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Tuesday, December 2, 2014

 Keep your students on task before the holidays with some edible math and a cookie break during this hectic season. Have each student write out a recipe card with the following sugar cookie recipe. Have younger students write out just the ingredients. Feel free to let them omit adjectives such as "all-purpose" and "confectioner's." If you let your students decorate the cookies after baking, provide plastic knives, chocolate chips, round cinnamon candies, mini-marshmallows, coconut, frosting in various colors and sprinkles. (Make sure none of your students has allergies to any of the food items.)
 Combine these ingredients and set aside: 2 cups all-purpose flour 3/4 teaspoon salt 1/2 cup confectioner's sugar Beat with a mixer 8 ounces (1 stick) butter Gradually add the flour mixture to the butter, beating well. Then add 1 teaspoon vanilla extract Divide the dough into 2 balls and refrigerate for 1 hour (optional).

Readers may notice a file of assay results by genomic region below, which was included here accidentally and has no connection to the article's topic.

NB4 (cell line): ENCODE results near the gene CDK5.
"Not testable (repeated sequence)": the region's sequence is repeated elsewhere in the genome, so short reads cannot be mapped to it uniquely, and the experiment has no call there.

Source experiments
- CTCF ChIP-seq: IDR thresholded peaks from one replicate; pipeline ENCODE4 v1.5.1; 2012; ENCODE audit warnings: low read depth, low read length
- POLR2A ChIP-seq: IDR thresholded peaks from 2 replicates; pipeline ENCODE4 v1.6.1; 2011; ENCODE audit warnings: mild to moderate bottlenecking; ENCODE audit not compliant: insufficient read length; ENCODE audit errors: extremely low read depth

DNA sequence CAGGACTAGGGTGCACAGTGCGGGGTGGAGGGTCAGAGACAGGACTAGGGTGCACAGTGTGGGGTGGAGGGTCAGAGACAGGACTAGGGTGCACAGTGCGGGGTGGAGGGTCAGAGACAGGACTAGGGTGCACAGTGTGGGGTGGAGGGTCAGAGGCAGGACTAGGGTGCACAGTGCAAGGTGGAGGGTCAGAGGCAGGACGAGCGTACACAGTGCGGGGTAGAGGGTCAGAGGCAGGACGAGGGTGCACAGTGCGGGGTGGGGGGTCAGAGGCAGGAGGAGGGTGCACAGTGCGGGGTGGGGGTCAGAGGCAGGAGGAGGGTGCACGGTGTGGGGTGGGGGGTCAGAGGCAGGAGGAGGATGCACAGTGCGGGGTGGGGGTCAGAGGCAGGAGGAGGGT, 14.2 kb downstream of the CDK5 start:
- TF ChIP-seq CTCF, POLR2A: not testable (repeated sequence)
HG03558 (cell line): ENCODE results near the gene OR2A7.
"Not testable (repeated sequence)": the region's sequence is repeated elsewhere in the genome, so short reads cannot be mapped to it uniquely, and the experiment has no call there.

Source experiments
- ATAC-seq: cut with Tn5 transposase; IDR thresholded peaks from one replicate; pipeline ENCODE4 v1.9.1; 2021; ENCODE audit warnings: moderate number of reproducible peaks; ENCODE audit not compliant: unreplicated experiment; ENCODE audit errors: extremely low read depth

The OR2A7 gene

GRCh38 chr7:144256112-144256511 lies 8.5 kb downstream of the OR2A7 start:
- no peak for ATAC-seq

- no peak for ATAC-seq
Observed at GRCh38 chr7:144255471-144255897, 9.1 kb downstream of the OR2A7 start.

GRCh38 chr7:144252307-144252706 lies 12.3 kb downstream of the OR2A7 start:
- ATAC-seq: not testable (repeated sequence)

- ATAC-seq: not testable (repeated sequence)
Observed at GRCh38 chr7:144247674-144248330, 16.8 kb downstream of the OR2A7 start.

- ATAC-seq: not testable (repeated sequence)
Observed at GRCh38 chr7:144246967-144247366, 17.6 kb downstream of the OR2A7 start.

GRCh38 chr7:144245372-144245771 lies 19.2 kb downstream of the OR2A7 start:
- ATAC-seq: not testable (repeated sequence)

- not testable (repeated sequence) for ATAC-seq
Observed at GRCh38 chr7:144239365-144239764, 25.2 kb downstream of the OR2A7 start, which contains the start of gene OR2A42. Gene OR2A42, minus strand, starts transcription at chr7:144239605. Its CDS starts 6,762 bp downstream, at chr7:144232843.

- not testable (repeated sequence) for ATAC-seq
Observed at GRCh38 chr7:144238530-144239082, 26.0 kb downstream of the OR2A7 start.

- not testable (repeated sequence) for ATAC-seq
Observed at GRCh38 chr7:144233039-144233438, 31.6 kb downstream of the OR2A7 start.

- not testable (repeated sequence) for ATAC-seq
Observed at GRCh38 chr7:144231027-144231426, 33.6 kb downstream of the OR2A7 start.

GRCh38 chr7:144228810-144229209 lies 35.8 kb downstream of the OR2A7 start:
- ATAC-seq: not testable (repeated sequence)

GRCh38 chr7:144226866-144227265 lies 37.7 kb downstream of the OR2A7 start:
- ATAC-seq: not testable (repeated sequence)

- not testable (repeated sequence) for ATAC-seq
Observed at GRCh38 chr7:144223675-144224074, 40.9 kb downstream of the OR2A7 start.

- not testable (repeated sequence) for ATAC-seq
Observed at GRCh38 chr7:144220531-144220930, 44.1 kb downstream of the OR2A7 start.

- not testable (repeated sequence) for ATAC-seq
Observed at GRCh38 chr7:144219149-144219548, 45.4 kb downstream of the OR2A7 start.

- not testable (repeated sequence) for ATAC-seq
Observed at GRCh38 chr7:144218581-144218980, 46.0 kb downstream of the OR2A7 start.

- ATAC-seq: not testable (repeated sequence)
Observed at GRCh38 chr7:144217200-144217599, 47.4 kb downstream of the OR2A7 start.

Roll out the dough to about 1/2-inch thick, and cut with a cookie cutter or the rim of a small glass. Place on a cookie sheet so the cookies do not touch. Bake at 350º for 8 minutes or until golden (as shown in the photo below). This recipe has no eggs, since some children have egg allergies. Yield: 2 dozen cookies
 Now ask the students to double the recipe and write the new ingredient amounts on a separate index card: 4 cups flour, 1 1/2 tsp salt, 1 cup sugar, 2 sticks butter Ask the sutdents to write on the card how many cookies the recipe will make when doubled. (approximately 4 dozen or 48 cookies) Explain that this can be written as, "Makes 4 dozen cookies" or "Yield: 4 dozen cookies." Make a batch or two of cookie dough before class or let your students make the cookies. Provide wet wipes or have the students wash their hands thoroughly. Give each student a piece of wax paper and some dough. Let the students share rolling pins.
 You might want to provide water to drink and napkins or paper towels to keep hands and desks clean. Give each student a wet wipe to clean off his area of the table or desk when the cookies are finished. Questions about how Excel Math lessons work? Leave a comment below. New to Excel Math? Preview elementary math lessons that really work for Kindergarten through Sixth Grade on our website: www.excelmath.com. Also find math resources for teachers, parents and students plus download a sample packet for Texas, Common Core or our Standard Edition at excelmath.com.